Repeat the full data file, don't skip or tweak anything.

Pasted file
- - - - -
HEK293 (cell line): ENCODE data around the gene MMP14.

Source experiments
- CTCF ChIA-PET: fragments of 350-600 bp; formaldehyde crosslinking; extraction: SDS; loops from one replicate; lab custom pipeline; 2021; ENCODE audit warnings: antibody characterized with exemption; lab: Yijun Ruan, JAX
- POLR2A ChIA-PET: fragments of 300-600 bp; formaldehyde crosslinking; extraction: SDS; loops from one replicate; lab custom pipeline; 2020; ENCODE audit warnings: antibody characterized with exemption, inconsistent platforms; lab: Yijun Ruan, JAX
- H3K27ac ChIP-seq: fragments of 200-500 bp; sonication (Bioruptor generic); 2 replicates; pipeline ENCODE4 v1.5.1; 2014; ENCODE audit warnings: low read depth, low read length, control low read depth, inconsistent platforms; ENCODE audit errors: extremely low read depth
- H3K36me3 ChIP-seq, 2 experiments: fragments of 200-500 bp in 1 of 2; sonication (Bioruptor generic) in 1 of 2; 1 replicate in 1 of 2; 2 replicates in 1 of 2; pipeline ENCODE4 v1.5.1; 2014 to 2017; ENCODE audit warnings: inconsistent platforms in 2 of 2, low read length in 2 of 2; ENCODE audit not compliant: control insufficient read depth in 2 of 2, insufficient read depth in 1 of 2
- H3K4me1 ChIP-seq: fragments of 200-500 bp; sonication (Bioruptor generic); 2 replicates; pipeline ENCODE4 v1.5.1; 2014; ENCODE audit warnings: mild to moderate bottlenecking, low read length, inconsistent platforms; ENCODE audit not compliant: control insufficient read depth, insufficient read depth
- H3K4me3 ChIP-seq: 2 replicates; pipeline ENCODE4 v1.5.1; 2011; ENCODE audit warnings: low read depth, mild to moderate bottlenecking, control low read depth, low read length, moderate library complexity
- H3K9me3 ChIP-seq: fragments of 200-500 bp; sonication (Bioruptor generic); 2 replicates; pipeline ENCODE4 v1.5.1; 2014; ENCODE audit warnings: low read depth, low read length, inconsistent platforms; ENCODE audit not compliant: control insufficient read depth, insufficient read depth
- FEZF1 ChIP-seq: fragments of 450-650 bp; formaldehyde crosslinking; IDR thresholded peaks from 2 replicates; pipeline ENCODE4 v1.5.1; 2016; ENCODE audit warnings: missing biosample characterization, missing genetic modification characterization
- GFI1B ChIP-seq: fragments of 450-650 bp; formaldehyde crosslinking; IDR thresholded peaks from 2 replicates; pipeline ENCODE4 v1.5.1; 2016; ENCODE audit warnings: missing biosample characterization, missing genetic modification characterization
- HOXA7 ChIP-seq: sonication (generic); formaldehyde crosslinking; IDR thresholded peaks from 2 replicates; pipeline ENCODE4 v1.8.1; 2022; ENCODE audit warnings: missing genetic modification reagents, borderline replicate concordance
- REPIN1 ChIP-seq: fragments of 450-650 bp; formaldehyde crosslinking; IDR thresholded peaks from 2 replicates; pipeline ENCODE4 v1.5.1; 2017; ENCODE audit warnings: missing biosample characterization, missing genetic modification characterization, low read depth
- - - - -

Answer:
HEK293 (cell line): ENCODE data around the gene MMP14.

Source experiments
- CTCF ChIA-PET: fragments of 350-600 bp; formaldehyde crosslinking; extraction: SDS; loops from one replicate; lab custom pipeline; 2021; ENCODE audit warnings: antibody characterized with exemption; lab: Yijun Ruan, JAX
- POLR2A ChIA-PET: fragments of 300-600 bp; formaldehyde crosslinking; extraction: SDS; loops from one replicate; lab custom pipeline; 2020; ENCODE audit warnings: antibody characterized with exemption, inconsistent platforms; lab: Yijun Ruan, JAX
- H3K27ac ChIP-seq: fragments of 200-500 bp; sonication (Bioruptor generic); 2 replicates; pipeline ENCODE4 v1.5.1; 2014; ENCODE audit warnings: low read depth, low read length, control low read depth, inconsistent platforms; ENCODE audit errors: extremely low read depth
- H3K36me3 ChIP-seq, 2 experiments: fragments of 200-500 bp in 1 of 2; sonication (Bioruptor generic) in 1 of 2; 1 replicate in 1 of 2; 2 replicates in 1 of 2; pipeline ENCODE4 v1.5.1; 2014 to 2017; ENCODE audit warnings: inconsistent platforms in 2 of 2, low read length in 2 of 2; ENCODE audit not compliant: control insufficient read depth in 2 of 2, insufficient read depth in 1 of 2
- H3K4me1 ChIP-seq: fragments of 200-500 bp; sonication (Bioruptor generic); 2 replicates; pipeline ENCODE4 v1.5.1; 2014; ENCODE audit warnings: mild to moderate bottlenecking, low read length, inconsistent platforms; ENCODE audit not compliant: control insufficient read depth, insufficient read depth
- H3K4me3 ChIP-seq: 2 replicates; pipeline ENCODE4 v1.5.1; 2011; ENCODE audit warnings: low read depth, mild to moderate bottlenecking, control low read depth, low read length, moderate library complexity
- H3K9me3 ChIP-seq: fragments of 200-500 bp; sonication (Bioruptor generic); 2 replicates; pipeline ENCODE4 v1.5.1; 2014; ENCODE audit warnings: low read depth, low read length, inconsistent platforms; ENCODE audit not compliant: control insufficient read depth, insufficient read depth
- FEZF1 ChIP-seq: fragments of 450-650 bp; formaldehyde crosslinking; IDR thresholded peaks from 2 replicates; pipeline ENCODE4 v1.5.1; 2016; ENCODE audit warnings: missing biosample characterization, missing genetic modification characterization
- GFI1B ChIP-seq: fragments of 450-650 bp; formaldehyde crosslinking; IDR thresholded peaks from 2 replicates; pipeline ENCODE4 v1.5.1; 2016; ENCODE audit warnings: missing biosample characterization, missing genetic modification characterization
- HOXA7 ChIP-seq: sonication (generic); formaldehyde crosslinking; IDR thresholded peaks from 2 replicates; pipeline ENCODE4 v1.8.1; 2022; ENCODE audit warnings: missing genetic modification reagents, borderline replicate concordance
- REPIN1 ChIP-seq: fragments of 450-650 bp; formaldehyde crosslinking; IDR thresholded peaks from 2 replicates; pipeline ENCODE4 v1.5.1; 2017; ENCODE audit warnings: missing biosample characterization, missing genetic modification characterization, low read depth